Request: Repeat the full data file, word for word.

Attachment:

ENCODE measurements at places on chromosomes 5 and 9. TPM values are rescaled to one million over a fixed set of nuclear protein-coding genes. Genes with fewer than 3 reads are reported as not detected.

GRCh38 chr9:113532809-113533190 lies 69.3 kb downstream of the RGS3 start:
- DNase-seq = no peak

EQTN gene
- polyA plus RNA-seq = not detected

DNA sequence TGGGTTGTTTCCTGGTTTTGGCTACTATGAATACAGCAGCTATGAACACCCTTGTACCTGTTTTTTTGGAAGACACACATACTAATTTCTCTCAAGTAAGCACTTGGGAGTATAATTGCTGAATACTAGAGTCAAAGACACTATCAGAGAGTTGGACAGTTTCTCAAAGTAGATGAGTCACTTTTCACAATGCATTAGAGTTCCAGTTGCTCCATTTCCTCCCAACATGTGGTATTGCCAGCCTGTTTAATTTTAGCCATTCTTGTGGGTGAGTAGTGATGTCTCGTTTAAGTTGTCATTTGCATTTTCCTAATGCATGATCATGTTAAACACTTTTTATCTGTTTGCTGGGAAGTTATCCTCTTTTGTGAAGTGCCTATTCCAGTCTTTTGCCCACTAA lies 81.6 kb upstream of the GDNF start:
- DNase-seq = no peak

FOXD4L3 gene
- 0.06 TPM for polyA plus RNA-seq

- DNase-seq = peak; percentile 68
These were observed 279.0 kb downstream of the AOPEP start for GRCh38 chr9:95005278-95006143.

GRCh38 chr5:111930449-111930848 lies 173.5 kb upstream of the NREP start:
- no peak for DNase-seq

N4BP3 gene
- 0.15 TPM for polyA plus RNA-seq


ENCODE measurements at places on chromosomes 5 and 9. TPM values are rescaled to one million over a fixed set of nuclear protein-coding genes. Genes with fewer than 3 reads are reported as not detected.

GRCh38 chr9:113532809-113533190 lies 69.3 kb downstream of the RGS3 start:
- DNase-seq = no peak

EQTN gene
- polyA plus RNA-seq = not detected

DNA sequence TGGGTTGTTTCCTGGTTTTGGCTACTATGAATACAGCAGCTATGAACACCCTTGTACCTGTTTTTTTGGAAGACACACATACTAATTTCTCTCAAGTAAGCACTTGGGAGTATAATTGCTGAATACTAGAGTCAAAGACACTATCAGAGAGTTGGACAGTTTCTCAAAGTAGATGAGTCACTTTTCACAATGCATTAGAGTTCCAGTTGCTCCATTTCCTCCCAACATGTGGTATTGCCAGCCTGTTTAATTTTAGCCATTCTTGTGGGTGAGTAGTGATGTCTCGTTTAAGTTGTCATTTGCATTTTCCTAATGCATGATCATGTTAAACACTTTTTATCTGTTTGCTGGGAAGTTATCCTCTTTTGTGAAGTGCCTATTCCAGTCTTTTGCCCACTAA lies 81.6 kb upstream of the GDNF start:
- DNase-seq = no peak

FOXD4L3 gene
- 0.06 TPM for polyA plus RNA-seq

- DNase-seq = peak; percentile 68
These were observed 279.0 kb downstream of the AOPEP start for GRCh38 chr9:95005278-95006143.

GRCh38 chr5:111930449-111930848 lies 173.5 kb upstream of the NREP start:
- no peak for DNase-seq

N4BP3 gene
- 0.15 TPM for polyA plus RNA-seq